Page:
CROSS APPLY sys.dm_exec_sql_text(sql_handle) AS st

    CROSS APPLY sys.dm_exec_text_query_plan(qs.plan_handle, qs.statement_start_offset, qs.statement_end_offset) AS qp

    WHERE text LIKE N'SELECT WorkOrderID, p.Name, OrderQty, DueDate%';


    EXECUTE sp_create_plan_guide_from_cache

        @name =  N'Guide1',

        @plan_handle = @plan_handle,

        @statement_start_offset = @offset;


    -- Verify that the plan guide is created.

    SELECT * FROM sys.plan_guides

    WHERE scope_batch LIKE N'SELECT WorkOrderID, p.Name, OrderQty, DueDate%';



    --Let's verify it actually worked.

    --Click the xml link

    --Save as a .sqlplan, reopen in SSMS and then hit f4

    set statistics xml on


    SELECT WorkOrderID, p.Name, OrderQty, DueDate

    FROM Production.WorkOrder AS w

    JOIN Production.Product AS p ON w.ProductID = p.ProductID

    WHERE p.ProductSubcategoryID > 4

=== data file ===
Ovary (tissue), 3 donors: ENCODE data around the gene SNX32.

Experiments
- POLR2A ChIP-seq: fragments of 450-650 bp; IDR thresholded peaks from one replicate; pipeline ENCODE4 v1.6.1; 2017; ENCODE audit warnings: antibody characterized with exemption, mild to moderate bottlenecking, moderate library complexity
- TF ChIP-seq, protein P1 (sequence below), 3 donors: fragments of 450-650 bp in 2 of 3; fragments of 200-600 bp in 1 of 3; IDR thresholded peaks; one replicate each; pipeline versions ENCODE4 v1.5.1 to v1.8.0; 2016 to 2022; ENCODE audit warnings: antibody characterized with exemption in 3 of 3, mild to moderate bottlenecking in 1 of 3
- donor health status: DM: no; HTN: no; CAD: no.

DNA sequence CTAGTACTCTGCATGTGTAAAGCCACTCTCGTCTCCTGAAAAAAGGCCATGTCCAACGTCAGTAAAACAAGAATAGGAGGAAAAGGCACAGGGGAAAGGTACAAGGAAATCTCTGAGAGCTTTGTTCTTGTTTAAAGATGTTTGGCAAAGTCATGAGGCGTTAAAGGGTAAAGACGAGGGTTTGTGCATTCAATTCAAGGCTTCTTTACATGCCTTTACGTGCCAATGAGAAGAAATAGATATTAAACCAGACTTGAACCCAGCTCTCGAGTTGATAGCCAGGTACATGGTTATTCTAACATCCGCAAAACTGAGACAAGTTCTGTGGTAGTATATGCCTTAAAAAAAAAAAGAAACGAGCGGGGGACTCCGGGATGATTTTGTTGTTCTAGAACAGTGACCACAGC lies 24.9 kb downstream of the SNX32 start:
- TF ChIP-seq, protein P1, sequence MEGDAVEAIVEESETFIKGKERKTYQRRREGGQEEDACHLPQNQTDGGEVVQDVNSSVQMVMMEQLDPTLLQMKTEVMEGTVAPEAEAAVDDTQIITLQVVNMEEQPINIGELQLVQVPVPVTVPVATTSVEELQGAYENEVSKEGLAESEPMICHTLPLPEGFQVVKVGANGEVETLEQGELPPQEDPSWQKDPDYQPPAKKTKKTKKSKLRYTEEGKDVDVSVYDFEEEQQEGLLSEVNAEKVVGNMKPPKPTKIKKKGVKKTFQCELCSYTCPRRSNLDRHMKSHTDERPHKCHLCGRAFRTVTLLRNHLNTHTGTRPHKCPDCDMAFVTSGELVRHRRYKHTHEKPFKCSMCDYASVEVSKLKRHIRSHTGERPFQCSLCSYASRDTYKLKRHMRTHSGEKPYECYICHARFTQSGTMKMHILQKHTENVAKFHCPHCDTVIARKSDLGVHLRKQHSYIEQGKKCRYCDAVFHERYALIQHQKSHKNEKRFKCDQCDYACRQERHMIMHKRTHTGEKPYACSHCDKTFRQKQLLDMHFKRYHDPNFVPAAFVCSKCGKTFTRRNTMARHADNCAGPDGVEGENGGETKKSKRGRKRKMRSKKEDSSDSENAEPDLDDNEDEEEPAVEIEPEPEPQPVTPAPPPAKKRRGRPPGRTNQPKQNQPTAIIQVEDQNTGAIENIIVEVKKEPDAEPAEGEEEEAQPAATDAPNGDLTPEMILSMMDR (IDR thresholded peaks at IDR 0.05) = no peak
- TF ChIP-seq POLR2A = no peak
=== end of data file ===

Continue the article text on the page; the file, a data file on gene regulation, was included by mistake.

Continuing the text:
ORDER BY p.Name, DueDate;


    So when would you use this? I would say hardly ever hopefully. However, it could solve the really tough problems.

    Let's say you have a 3rd party application that generates adhoc dynamic SQL. You cannot modify the code or schema. Index changes are not supported. Sometimes parameter sniffing causes unpredictable performance. Sound like a nightmare? Welcome to most CRM apps.

    Other scenarios that come to mind are when best practices are not or cannot be followed. Let's say you just cannot update stats often enough with a large enough sample on a very very VERY large table to get a consistently optimal plan. Use a plan guide!

    Here are some other times that the optimizer might have trouble and a plan guide may be a good option.

    • Use of local variables
    • Modifying stored proc parameters.
    • Ascending keys
    • Complex queries with table variables

    There are usually better solutions than plan guides so save them for times that best practices are not an option. sp_create_plan_guide_from_cache makes using plan guides so much easier. Put it in your toolbox!


    **Cross Posted from **